‘Rivals of the West in their own right, Iran and Russia today are major power players in the Syrian imbroglio. Their convergence of interests in helping eradicate extremist terrorist proxies utilized by an array of rival states against their mutual Syrian ally has allowed them both a significant degree of say in Syrian affairs and how that country’s future will pan out
However, their cooperation against the terrorist threat has often been the pivot of inaccurate portrayals of Russia-Iran ties and the extent of their shared interests versus their many highly divergent objectives in Syria, many of which are rooted in events and policies predating the beginning of the war there in 2011. With a proper look at ground realities in Syria and the overall shifting alignments of foreign actors involved there, the profoundly divergent intentions and views of Russia and Iran regarding that country’s reconstruction phase and its future become readily divergent.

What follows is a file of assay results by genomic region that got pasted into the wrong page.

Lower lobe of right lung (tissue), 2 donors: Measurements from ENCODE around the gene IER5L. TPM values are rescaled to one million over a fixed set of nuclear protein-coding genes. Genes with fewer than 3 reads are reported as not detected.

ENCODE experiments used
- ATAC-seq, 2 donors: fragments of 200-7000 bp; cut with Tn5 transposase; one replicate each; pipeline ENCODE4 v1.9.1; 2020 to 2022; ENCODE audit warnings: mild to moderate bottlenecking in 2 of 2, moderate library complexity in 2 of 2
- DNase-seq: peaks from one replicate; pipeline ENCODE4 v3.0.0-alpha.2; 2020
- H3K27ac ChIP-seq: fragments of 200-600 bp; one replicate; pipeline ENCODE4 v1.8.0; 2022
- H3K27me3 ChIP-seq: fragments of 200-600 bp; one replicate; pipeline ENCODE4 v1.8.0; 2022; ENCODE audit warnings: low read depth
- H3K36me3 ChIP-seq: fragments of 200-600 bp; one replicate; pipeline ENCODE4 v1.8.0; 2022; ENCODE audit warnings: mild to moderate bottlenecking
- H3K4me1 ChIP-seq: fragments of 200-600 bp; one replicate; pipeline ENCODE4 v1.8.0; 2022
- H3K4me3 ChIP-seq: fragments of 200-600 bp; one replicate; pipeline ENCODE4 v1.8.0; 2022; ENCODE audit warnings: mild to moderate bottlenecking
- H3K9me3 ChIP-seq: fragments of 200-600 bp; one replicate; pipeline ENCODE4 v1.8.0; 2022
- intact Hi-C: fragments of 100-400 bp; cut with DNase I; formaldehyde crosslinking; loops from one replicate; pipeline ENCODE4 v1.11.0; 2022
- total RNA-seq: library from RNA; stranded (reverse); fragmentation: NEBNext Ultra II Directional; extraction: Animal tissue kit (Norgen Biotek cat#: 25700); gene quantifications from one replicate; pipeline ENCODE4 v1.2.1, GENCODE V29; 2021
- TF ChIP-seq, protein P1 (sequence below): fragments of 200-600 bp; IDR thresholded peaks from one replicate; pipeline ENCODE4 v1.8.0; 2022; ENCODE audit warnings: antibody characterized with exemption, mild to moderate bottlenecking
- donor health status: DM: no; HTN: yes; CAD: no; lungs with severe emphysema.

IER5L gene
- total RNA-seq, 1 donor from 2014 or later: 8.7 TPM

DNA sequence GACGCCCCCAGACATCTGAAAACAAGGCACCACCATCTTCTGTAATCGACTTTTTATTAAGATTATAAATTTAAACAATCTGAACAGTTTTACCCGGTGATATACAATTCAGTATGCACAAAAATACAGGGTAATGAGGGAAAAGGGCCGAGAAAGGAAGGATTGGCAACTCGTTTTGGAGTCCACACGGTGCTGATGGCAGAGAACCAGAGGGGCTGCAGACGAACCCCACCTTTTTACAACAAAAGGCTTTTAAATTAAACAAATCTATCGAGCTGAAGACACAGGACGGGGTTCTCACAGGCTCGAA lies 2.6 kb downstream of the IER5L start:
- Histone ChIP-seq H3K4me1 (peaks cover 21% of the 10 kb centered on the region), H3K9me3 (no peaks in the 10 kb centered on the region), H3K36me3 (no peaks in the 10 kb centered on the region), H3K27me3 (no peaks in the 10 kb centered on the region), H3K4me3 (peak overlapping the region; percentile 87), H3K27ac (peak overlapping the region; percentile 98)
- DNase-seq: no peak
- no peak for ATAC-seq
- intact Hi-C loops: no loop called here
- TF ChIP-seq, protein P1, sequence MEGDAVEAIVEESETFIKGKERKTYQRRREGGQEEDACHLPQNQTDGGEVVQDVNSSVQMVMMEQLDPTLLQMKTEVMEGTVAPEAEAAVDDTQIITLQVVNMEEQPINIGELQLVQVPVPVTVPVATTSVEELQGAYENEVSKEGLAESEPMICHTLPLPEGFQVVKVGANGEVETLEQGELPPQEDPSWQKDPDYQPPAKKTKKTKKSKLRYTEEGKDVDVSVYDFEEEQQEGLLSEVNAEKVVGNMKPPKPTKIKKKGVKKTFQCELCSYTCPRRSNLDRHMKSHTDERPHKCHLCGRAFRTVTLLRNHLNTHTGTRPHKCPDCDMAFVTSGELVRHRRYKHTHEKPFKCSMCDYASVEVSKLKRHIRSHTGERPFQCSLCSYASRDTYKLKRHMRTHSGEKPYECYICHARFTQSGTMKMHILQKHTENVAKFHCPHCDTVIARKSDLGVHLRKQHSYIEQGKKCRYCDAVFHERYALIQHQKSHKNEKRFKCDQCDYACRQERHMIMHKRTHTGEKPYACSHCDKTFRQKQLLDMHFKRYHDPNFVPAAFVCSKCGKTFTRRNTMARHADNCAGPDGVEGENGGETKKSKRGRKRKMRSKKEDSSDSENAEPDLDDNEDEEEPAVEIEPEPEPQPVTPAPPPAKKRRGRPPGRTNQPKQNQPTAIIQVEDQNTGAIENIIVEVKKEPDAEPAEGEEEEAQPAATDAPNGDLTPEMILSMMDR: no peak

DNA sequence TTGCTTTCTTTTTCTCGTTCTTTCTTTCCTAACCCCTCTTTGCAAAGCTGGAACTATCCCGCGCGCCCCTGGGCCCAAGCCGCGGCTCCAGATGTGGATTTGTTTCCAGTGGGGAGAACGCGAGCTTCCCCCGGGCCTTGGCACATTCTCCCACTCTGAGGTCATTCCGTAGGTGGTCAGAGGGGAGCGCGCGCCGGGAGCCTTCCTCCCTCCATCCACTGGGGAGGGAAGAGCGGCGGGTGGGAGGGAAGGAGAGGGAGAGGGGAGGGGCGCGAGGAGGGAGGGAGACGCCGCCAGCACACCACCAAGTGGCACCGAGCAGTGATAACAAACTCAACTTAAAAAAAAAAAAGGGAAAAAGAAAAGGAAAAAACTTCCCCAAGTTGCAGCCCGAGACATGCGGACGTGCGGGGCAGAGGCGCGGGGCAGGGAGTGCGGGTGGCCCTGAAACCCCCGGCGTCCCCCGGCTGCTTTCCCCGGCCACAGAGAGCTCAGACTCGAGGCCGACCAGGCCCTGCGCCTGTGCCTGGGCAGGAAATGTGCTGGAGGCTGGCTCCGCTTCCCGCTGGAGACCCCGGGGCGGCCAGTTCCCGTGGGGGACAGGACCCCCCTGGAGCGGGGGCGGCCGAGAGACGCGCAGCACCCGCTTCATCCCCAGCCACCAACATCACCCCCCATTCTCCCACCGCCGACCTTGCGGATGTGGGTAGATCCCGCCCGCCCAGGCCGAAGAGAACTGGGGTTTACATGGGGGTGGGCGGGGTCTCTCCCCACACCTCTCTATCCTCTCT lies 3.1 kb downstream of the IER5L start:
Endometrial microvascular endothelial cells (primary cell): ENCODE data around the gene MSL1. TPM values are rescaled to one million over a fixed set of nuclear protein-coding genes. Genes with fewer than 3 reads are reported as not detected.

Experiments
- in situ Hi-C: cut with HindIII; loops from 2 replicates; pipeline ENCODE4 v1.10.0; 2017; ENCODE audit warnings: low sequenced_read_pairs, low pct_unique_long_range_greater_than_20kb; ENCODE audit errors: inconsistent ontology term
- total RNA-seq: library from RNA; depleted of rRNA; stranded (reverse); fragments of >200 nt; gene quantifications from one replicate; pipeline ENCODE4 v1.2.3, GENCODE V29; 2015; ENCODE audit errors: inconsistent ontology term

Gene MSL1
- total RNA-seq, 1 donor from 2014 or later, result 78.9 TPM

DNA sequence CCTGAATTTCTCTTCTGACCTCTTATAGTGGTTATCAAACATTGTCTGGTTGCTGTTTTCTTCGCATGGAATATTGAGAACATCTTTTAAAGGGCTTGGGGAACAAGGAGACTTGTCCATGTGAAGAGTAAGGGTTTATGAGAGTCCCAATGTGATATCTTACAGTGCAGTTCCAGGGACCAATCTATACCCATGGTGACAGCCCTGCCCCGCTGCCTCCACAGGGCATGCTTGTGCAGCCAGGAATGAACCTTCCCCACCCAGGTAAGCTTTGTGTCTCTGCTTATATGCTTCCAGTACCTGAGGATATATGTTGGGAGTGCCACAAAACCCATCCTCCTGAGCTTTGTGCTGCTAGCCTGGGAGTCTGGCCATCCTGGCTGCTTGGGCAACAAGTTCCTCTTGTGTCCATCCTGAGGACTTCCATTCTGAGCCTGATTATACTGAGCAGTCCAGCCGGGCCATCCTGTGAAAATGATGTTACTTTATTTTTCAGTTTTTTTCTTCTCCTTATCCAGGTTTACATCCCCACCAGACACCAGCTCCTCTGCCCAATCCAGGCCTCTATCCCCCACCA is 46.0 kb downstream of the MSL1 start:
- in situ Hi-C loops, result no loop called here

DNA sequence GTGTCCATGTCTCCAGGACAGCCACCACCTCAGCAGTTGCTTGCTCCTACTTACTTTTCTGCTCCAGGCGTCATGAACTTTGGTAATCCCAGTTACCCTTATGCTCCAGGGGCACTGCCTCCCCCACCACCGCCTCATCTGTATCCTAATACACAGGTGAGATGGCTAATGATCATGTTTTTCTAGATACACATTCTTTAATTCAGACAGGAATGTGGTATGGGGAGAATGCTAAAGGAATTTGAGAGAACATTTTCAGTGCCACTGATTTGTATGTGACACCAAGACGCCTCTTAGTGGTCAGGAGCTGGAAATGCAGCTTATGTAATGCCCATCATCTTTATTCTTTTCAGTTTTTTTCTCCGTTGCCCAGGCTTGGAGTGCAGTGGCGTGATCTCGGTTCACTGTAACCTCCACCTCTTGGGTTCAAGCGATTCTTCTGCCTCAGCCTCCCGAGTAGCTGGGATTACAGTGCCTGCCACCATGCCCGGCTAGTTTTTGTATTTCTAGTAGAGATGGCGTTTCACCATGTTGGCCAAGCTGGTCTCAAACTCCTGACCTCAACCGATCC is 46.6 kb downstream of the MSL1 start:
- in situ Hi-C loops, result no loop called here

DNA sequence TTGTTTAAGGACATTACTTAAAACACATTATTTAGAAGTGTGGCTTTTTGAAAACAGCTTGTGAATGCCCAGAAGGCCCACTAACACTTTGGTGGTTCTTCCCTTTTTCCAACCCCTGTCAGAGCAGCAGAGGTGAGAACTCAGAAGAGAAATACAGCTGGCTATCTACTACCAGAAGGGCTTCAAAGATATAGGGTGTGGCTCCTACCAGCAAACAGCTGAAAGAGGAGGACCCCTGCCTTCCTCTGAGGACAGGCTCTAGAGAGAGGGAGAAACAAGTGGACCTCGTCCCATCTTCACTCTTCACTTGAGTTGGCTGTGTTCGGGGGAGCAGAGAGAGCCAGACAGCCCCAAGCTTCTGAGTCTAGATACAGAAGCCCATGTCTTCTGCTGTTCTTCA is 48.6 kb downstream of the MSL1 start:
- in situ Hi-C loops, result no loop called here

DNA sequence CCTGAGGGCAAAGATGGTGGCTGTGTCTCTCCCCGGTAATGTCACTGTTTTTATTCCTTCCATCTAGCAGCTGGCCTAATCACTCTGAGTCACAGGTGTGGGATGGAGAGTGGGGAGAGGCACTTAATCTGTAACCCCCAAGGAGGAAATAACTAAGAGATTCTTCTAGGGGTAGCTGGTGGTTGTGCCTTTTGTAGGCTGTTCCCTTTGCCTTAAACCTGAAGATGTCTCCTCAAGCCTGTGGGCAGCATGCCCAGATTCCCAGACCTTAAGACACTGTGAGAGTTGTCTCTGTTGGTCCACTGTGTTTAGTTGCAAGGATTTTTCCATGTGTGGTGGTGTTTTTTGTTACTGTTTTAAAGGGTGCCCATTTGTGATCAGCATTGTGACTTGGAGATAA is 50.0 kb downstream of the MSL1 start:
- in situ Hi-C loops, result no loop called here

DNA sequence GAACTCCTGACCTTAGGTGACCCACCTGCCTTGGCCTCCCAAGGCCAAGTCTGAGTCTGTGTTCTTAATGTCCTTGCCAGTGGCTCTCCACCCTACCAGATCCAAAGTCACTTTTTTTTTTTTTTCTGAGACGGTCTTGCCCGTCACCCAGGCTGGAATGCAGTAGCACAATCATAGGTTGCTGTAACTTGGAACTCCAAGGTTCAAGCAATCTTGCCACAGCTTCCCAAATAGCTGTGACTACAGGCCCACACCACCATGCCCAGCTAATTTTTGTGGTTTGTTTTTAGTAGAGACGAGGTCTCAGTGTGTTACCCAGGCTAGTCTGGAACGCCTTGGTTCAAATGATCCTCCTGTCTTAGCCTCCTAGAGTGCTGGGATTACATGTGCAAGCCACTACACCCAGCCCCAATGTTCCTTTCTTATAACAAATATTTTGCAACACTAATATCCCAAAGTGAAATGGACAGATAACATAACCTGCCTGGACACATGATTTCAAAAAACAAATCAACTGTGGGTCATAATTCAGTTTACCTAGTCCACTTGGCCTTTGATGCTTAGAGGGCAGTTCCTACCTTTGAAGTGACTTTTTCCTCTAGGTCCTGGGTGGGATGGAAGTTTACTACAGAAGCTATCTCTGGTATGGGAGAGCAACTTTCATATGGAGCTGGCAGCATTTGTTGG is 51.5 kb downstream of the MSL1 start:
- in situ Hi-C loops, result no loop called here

One flashpoint of this brewing diplomatic conflict is Syria’s Latakia Port. Explored in the first installment of this series, the port was leased by Iran in a move that Russia feels directly threatens its military and economic dominance over Syria. Russia has its own military presence in Latakia, home to the Russian-controlled Hmeim Airbase and the Russian-operated Tartus Port. To complicate the matter further, Baniyas Port, located between Latakia and Tartus, is also being strategically used by Iran.’